Katherine switched off the radio with a decisive
click, knowing it was foolish to yearn for some impossible romance of the
century. At twenty-seven, she'd been around enough to know there weren't any
more cowboys, no more men who roamed the open plains, who were strong and
invincible and protective of their women. Those guys didn't exist anymore.

The men she knew were soft in the middle from too many
business lunches and too much time spent firing the remote control. They didn't
wear holsters, they wore pagers. And a cowboy hat would have messed up the
style of their hair.

Smiling to herself, Katherine knew she was
generalizing, but for the life of her, she couldn't think of one man she'd gone
out with in the last year who had made her heart race.

Where was the deep, passionate love, the desperate need
to be with someone, the feeling of intense and utter connection? She wanted to
believe she would feel it all someday, but maybe such a love didn't exist.
Maybe her father didn't exist. Maybe she should just turn around and go home
and settle for the life she had, the family she had.

As her gaze drifted down the highway, a shiver ran
down her spine, and she knew she couldn't turn around and go home. The long,
empty road beckoned to her in a way she'd never imagined. She'd spent her
entire life in big cities, surrounded by skyscrapers and traffic and people.
But here, outside of
Louisville
,
Kentucky
, there was a quiet that
was oddly appealing. She couldn't shake the feeling that she was meant to come
here. Call it destiny, call it crazy, but she had to at least see what was at
the end of this road.

Katherine reached for the map sticking out of her
purse, then cursed when her purse tumbled to the floor, spilling out the map,
her wallet, cell phone, and a dozen coins. She reached for the map, trying to
keep one eye on the highway, which had suddenly decided to curve. She had
barely straightened when she saw the silver horse trailer parked on the side of
the road. She was going too fast. She hit the brakes in panic, but she was too
close, far too close…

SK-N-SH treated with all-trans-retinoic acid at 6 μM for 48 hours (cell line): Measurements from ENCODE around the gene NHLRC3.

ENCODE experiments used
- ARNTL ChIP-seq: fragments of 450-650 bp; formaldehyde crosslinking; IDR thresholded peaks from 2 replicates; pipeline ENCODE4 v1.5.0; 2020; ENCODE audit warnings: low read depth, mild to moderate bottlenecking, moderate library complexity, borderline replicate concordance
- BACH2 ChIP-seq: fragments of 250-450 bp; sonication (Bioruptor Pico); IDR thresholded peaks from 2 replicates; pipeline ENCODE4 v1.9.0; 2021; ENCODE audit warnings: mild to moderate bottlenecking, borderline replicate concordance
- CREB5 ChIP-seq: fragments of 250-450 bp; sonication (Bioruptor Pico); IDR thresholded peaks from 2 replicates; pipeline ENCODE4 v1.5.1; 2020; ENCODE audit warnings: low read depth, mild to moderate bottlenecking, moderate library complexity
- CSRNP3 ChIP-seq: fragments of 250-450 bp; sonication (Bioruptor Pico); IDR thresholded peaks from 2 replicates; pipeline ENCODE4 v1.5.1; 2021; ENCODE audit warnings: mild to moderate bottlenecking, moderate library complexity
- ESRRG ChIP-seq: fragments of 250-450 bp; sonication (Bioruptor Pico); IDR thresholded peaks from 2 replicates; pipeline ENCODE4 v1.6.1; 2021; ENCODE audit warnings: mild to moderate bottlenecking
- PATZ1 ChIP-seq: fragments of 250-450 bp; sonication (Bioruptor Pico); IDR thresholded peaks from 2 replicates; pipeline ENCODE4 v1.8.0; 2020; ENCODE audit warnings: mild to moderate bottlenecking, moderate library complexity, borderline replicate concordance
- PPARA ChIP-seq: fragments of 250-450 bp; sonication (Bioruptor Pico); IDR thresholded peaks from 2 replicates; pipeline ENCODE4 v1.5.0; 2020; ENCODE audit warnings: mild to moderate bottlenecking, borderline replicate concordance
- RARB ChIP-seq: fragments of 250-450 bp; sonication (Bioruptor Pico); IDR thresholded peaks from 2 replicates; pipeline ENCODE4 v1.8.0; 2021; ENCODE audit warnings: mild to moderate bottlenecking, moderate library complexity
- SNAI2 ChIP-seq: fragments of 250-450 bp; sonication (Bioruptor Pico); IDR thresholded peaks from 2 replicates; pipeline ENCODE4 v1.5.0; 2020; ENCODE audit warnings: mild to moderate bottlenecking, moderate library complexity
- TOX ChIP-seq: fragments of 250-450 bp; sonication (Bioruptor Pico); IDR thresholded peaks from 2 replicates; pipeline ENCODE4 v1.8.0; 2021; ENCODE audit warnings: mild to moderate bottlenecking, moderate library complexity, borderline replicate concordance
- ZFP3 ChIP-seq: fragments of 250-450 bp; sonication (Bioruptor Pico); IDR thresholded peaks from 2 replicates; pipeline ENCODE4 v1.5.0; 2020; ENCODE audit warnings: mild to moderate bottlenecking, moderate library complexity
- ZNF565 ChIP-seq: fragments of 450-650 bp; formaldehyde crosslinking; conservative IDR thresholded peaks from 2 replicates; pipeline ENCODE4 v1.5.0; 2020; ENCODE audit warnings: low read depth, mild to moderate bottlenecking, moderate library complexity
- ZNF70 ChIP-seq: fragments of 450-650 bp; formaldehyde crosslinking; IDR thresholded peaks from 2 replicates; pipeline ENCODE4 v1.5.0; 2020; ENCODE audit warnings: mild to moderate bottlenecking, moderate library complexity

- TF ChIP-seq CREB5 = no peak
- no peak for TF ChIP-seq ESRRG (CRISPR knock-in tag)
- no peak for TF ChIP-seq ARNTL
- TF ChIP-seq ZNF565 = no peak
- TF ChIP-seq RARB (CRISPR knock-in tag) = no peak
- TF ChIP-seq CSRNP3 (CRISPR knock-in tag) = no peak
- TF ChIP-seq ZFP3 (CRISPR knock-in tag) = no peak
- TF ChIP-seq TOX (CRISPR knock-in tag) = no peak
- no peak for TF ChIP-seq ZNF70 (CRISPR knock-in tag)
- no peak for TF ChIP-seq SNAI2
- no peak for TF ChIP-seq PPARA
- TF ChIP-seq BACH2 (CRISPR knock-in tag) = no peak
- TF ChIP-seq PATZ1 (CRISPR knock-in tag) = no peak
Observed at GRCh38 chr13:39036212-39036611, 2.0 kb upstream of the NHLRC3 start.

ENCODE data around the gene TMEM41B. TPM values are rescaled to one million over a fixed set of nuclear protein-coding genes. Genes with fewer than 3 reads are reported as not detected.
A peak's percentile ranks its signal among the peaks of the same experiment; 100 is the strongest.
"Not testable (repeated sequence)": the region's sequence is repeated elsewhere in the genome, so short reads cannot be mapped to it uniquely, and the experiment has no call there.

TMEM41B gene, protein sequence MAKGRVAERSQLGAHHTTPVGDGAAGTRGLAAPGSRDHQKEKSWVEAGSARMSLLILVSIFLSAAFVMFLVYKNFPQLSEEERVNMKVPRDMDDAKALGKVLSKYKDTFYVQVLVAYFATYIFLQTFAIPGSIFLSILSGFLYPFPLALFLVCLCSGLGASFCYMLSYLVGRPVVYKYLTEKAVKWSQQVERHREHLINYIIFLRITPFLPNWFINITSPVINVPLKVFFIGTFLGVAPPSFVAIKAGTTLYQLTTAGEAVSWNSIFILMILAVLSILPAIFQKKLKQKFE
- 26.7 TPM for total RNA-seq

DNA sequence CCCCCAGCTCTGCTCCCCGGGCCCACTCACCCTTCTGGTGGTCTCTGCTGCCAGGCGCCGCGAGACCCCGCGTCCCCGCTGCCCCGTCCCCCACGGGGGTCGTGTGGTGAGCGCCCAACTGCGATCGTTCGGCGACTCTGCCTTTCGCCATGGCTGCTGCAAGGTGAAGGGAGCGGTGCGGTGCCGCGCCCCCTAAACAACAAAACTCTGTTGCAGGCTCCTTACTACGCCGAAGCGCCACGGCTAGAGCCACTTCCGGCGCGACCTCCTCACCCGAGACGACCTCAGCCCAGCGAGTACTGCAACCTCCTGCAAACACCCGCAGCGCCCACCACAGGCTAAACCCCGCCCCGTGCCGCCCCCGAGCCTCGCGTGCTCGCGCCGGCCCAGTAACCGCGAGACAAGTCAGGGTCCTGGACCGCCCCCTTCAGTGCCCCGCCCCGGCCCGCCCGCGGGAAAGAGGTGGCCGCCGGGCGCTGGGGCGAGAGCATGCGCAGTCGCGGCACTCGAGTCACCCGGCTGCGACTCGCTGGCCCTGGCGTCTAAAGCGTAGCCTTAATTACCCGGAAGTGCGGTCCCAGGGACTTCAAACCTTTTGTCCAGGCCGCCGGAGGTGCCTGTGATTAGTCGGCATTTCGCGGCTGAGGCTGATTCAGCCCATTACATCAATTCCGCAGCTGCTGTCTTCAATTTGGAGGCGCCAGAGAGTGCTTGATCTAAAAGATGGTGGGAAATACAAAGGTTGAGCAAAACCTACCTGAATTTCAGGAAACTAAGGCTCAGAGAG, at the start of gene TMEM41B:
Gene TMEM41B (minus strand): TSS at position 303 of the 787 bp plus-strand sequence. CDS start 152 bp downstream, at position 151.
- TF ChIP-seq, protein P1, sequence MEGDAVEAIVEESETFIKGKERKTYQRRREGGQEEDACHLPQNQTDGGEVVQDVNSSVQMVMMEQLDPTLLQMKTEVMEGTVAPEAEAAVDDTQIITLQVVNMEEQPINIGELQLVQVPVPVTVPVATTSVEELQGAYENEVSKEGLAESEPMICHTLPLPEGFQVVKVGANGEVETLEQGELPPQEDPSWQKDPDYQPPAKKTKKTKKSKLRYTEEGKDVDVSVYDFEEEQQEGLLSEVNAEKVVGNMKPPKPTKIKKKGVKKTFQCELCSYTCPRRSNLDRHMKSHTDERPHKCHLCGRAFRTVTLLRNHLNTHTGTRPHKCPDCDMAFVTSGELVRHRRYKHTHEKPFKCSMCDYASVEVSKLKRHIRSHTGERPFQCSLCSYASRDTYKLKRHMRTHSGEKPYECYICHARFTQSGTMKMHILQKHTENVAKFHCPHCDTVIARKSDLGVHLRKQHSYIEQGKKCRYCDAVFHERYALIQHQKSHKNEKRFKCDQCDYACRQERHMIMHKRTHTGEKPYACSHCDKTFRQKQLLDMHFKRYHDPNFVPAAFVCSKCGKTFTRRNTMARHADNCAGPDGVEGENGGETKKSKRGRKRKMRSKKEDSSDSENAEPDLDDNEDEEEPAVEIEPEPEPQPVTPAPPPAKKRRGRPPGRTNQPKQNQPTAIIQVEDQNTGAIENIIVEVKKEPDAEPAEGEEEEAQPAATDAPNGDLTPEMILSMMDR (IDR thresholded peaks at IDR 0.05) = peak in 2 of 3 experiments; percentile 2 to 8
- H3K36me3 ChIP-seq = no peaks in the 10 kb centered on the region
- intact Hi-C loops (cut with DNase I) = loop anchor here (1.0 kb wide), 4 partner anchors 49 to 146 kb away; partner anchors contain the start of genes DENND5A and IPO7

Twisting the wheel to the right as hard and as fast as
it would go, she prayed for a miss. The car spun, kicking up gravel and dust.
She hung on, urging the car to go to the side, to miss the trailer. She was
almost there. She could see the shoulder of the road in front of her, and the
deep drainage ditch. Damn! It was her last thought before the car slid
headfirst into the gully off the side of the road.

Her head bounced off the steering wheel and she saw a
kaleidoscope of colors in front of her eyes. Her ears rang with the sound of
bells and horses and swearing.
Swearing?

Katherine shook her head, trying to figure out where
she was and who was yelling at her. There was a man—a tall, dark-haired man
with burning black eyes—standing next to her window. He was pulling on the door
handle and yelling all sorts of absurdities that seemed to have less to do with
her and more to do with a horse.

She roused herself enough to unlock the door. She
pushed on it as the man pulled on it, sending her stumbling into his arms.

He caught her with a sureness, a strength, that made
her want to sink into his embrace and rest for a moment. She needed to catch
her breath. She needed to feel safe.

"You could have killed my horse," he ground
out angrily, his rough-edged voice right next to her ear. "Driving like a
maniac. What the hell were you thinking about?"

Katherine could barely keep up with his surge of angry
words. "Let me go."

His grip eased slightly, but he didn't let go.

They stared at each other, their breaths coming in
matching frightened gasps. Dressed in faded blue jeans and a white shirt with
the sleeves rolled up to the forearms, the man towered over Katherine. His eyes
were fierce, and his thick dark hair looked like he'd run his fingers through
it all day long. His face was too rugged to be handsome, but it was compelling,
strong, stubborn, determined…

Good heavens—she had the distinct feeling she'd found
herself a cowboy.

"Rogue's okay," a man called from the road.

Katherine turned in confusion, unaware there was
someone else on the earth, much less on the road. The man in front of her
seemed to take up so much space.

"I'll be there in a second. Keep talking to him,"
the man called back, his eyes still resting on Katherine's face, his hands
still holding her arms. "Are you all right?"

BOOK: Almost Home
2.88Mb size Format: txt, pdf, ePub
ads